...Got more since than to play with and that's the electrical tool drawer. Since than I had to move screw drivers out of that drawer etc...
You have learned the difference between then and than exactly backwards (makes your writing hard to follow for me): I've been watching your writings. Use then when talking about time, and than when doing a comparison.

Thanks for all your contributions. I hope we haven't made Charc regret asking the question. It's obvious both of us are passionate about correct installation of pin connectors!

Here's a fun document to while away the hours.

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#### Sean

##### Active Member
document[/URL] to while away the hours.

--Sean

#### derekleffew

##### Resident Curmudgeon
Senior Team
Fixed in last edit. Thank you, Charc and Sean.

#### ship

##### Senior Team Emeritus
spelling asside and passions on proper ways of doing things under debate and discussion in both and all learning from each other.

This from McMaster Carr I believe most describes what you describe, yet I have heard of the ferrule described as a "shoe terminal" and it would normally fit within the type of plug in the photo given a plate under the screw terminal that applies pressure to the wire. The other type and I think we both are thinking the same concept of really old style wire washer not even below but similar in concept I don't think the same. I use odd brands such as presented only for adaptors - it's a Bates shop for most purposes. Given this and that I don't wire as much cable these days some forgetting is manditory on my part as opposed to having to figure out stuff like PXA-48 lamps.

About other stuff spelling etc. Yep... word processors etc. and differences in ways of doing things that should be respected in both our ways of doing so. End user is best given what is presented and knowledge of choices than deciding himself thus the overall intended service of this forum.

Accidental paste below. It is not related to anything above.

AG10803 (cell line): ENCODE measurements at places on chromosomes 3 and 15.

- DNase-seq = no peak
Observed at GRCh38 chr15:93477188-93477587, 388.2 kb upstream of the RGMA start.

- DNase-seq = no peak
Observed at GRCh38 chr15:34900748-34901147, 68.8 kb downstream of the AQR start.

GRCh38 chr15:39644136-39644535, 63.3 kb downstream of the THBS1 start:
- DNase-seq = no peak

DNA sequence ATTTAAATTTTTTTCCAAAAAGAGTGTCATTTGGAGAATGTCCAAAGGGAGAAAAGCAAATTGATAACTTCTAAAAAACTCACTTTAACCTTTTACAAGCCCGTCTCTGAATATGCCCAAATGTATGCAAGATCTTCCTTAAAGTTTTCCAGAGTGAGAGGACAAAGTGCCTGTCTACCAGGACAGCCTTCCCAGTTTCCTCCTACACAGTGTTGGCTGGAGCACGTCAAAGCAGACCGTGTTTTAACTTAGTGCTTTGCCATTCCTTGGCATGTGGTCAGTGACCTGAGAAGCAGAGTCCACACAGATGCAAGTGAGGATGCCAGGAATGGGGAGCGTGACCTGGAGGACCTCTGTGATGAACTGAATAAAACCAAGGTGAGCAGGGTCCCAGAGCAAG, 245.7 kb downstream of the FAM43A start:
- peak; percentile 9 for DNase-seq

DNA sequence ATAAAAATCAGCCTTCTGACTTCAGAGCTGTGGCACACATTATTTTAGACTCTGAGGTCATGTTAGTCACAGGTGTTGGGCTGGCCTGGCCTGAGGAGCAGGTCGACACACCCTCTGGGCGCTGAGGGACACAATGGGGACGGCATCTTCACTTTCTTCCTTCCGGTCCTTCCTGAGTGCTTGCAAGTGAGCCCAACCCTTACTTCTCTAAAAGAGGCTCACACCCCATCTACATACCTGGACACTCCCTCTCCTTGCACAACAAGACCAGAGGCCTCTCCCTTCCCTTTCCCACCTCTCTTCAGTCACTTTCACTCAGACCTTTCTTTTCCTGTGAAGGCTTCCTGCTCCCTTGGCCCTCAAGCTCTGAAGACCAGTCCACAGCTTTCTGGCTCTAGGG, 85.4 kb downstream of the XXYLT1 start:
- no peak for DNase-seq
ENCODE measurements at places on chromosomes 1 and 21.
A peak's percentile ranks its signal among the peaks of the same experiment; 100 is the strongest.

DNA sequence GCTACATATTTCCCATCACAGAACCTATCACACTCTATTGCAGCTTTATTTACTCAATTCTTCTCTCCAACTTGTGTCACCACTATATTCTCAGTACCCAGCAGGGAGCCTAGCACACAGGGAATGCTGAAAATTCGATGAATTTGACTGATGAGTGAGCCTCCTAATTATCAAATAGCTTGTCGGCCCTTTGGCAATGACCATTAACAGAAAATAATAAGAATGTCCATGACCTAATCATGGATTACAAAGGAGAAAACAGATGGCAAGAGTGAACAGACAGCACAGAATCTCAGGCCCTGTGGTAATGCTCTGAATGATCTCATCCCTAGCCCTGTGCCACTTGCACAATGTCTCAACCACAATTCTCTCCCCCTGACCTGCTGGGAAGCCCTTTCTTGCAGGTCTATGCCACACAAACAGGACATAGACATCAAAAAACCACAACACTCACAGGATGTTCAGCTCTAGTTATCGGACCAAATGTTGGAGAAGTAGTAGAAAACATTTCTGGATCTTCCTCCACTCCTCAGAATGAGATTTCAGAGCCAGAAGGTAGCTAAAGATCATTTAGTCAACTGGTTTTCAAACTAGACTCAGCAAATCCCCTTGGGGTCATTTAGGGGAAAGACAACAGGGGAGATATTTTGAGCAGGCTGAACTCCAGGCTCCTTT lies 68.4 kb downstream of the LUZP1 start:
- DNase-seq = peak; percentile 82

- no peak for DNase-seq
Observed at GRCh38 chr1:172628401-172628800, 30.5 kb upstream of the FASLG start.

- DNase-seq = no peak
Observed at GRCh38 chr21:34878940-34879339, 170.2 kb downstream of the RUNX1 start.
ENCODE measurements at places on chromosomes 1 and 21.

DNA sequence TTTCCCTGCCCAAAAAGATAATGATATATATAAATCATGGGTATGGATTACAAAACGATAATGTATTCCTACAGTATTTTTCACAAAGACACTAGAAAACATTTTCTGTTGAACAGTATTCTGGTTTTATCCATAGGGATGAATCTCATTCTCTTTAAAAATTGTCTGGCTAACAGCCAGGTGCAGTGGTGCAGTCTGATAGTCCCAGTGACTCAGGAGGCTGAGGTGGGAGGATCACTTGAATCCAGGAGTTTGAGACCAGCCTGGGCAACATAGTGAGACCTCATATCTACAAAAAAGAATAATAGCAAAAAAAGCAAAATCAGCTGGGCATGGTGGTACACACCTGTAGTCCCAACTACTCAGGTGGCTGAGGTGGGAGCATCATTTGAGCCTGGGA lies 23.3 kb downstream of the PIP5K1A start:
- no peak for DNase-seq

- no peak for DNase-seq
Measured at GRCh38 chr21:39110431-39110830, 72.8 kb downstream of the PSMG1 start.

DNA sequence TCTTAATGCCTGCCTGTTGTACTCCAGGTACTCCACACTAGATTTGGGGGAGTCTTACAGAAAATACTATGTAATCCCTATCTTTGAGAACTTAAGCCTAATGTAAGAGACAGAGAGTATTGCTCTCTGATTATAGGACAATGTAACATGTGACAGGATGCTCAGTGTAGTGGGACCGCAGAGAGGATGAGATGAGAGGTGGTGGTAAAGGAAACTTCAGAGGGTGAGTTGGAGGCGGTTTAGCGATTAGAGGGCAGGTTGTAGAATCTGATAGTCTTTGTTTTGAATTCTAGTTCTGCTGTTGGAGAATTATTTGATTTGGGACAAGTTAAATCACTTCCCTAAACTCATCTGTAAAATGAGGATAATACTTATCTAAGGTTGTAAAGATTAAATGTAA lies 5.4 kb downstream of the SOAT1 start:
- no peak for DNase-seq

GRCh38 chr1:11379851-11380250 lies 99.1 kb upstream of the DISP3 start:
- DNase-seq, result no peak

Ferrules I define as ferrules not that part of the wire set into the crimp part of a termilal. For instance on a Leko, I will use a un-insulated 12ga 9681K65 with a insulated 16ga 7950K94 sleeved inside it for use on a Bates style plug. This if not also doing a 14ga crimp between ferrules if fine standed. McMaster Carr part numbers. By the way, the ferrule crimp tool is also really cool.

Pneumatic/hydrolyc etc... for me the same concept only pneumatic fast enough to be efficient other than if under large load. Vaco.. Vatco, posting from memory that spelling, good to keep me checking myself thanks. On buying another, if still made it would be available thru anyone that supplies Klien tools as a special order. Sorry, other than "Lens Ace Hardware" in Addison Illinois in the past, I don't know of anyone that even used to stock that tool. I do know if still availalible most electrical supply shops would be willing to special order it without a problem. On that tool I always wanted to laminate two of these tools together so as to get more strength and surface area on the crimp. Never got that far but it was a concept.

Out of McMaster Carr - the following I think is the third option discussed but don't think it best for such plugs:

Terminal Cup Washers

Made entirely of brass, these terminal cup grounding washers help make firm electrical connections. They prevent wire from slipping out from under the screw head. ID and OD tolerance is ±0.010".
Screw Pkg.
Size ID OD Qty. Per Pkg.

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#### gafftapegreenia

##### CBMod
CB Mods
Oh man, that thread certainly raised a ruckus as I remember.

I have concluded there is no perfect way besides practice to strip the jacket.

My current preferred method is with a short blade like this:

But, of course, since I have a multi-tool fetish, mine is on my Swiss Army knife.